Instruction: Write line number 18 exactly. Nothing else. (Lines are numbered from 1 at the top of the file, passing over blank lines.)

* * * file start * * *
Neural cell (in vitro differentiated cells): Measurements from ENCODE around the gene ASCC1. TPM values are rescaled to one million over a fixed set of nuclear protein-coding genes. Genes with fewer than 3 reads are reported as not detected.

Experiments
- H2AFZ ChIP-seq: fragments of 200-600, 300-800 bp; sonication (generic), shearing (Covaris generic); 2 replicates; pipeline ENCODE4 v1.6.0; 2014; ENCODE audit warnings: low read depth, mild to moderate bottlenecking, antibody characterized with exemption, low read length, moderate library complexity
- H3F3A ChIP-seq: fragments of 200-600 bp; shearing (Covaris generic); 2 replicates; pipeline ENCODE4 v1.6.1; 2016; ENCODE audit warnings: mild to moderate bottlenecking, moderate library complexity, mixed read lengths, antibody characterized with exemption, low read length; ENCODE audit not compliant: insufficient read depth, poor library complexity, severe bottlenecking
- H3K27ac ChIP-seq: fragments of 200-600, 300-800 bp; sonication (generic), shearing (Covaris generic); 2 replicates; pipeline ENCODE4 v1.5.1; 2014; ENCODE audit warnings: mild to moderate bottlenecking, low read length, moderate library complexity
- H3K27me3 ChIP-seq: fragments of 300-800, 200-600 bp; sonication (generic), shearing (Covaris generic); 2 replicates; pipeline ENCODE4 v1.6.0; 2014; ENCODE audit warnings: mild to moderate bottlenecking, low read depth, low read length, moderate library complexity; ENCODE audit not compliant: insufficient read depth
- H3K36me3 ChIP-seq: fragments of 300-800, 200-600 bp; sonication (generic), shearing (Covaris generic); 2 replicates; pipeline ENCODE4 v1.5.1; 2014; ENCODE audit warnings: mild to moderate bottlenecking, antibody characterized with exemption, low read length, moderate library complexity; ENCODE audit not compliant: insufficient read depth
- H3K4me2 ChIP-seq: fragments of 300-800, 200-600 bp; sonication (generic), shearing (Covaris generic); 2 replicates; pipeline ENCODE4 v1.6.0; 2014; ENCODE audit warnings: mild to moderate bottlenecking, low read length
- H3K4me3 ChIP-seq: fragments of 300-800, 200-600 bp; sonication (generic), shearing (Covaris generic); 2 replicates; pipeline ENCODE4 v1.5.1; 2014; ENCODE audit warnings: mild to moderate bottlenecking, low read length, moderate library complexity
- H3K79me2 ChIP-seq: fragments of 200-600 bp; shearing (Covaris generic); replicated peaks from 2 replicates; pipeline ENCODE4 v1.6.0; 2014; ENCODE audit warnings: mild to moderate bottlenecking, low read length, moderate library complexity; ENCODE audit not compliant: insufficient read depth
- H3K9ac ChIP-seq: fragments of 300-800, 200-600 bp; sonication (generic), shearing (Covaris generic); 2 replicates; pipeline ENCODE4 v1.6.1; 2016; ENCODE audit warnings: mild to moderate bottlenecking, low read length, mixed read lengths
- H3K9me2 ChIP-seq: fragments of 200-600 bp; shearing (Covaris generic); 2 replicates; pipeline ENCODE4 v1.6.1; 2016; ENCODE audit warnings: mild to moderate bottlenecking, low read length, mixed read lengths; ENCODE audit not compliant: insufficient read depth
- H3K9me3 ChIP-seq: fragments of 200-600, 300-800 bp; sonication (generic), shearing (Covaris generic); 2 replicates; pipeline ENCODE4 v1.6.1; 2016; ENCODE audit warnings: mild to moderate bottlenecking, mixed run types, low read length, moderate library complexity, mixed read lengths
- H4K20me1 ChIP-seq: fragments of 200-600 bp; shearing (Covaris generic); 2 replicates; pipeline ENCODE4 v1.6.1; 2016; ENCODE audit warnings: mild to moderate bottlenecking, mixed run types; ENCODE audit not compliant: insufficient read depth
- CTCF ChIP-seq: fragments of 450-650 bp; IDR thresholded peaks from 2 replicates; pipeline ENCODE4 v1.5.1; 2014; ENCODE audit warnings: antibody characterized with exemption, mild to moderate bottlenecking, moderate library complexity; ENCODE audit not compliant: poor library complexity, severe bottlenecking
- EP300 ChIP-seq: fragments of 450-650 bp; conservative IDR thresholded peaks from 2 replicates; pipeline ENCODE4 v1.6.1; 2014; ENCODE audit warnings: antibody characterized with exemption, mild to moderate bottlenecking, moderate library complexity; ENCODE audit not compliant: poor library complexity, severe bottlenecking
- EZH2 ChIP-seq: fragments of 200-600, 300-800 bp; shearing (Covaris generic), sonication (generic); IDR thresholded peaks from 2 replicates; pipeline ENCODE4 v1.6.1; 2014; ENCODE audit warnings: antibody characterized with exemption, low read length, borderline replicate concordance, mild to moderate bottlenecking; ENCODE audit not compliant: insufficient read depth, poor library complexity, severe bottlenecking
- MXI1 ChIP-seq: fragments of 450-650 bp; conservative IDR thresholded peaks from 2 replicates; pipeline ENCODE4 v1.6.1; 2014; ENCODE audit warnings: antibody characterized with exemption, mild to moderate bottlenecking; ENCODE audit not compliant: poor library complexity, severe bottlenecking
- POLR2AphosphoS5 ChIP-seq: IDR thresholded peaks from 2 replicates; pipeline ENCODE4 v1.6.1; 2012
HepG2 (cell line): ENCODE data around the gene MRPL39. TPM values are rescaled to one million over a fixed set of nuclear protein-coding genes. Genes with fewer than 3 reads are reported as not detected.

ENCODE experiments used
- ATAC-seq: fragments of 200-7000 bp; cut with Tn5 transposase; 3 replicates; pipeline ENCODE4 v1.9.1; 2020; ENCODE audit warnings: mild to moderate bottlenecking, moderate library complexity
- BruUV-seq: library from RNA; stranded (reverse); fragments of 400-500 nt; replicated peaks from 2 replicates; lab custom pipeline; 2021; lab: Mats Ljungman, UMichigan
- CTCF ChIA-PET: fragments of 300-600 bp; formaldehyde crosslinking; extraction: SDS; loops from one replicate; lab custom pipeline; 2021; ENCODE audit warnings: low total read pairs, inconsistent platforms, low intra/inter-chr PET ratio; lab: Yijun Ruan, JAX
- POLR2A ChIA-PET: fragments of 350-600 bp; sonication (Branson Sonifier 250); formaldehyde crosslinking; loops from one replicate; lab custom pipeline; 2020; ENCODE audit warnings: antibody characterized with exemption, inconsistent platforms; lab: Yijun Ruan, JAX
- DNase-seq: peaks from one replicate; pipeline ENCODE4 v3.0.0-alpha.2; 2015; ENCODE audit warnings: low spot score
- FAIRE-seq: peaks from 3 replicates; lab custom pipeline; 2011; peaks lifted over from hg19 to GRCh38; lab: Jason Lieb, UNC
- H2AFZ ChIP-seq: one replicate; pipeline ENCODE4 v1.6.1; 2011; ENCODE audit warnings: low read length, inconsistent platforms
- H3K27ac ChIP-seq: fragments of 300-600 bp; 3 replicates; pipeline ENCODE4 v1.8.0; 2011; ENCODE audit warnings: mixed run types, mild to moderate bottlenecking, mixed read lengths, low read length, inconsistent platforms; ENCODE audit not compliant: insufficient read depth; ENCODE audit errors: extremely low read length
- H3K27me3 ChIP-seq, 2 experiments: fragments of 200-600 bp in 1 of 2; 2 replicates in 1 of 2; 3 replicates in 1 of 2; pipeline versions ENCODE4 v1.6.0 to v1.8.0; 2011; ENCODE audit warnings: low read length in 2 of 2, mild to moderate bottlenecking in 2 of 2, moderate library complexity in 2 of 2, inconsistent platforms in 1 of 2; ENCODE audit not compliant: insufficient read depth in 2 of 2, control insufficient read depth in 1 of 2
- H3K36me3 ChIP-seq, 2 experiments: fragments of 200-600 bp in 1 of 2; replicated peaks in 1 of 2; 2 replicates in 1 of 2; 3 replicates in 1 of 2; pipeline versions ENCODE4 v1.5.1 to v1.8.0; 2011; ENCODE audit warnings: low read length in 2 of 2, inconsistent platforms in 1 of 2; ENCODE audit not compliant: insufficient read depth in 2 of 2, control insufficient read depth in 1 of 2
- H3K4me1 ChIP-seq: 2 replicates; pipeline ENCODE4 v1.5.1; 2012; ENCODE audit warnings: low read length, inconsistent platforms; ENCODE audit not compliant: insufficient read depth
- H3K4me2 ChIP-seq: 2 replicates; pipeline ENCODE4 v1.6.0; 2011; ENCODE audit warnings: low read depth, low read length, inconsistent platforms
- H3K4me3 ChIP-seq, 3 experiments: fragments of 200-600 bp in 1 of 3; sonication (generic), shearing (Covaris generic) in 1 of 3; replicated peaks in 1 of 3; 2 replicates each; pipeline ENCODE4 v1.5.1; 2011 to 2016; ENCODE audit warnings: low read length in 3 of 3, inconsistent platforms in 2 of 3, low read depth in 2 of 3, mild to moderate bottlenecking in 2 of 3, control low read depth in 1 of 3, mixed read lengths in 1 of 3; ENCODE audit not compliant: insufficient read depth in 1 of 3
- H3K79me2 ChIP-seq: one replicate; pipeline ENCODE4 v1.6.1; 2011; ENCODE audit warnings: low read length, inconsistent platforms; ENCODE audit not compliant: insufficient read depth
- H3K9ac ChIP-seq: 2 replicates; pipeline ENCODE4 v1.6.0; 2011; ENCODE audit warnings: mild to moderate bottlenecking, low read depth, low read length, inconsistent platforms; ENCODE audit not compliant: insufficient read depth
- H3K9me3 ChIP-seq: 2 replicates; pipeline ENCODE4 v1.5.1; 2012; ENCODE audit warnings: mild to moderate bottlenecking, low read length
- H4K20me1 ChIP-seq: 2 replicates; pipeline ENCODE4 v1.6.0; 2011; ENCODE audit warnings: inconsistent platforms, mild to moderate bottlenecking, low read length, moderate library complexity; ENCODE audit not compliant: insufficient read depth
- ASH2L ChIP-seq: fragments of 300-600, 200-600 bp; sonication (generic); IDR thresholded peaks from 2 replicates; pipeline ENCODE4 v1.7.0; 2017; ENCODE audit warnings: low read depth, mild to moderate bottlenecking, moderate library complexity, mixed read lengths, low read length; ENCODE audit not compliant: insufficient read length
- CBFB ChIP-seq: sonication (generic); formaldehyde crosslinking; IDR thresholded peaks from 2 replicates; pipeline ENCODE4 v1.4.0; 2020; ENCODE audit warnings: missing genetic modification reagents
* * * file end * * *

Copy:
- MXI1 ChIP-seq: fragments of 450-650 bp; conservative IDR thresholded peaks from 2 replicates; pipeline ENCODE4 v1.6.1; 2014; ENCODE audit warnings: antibody characterized with exemption, mild to moderate bottlenecking; ENCODE audit not compliant: poor library complexity, severe bottlenecking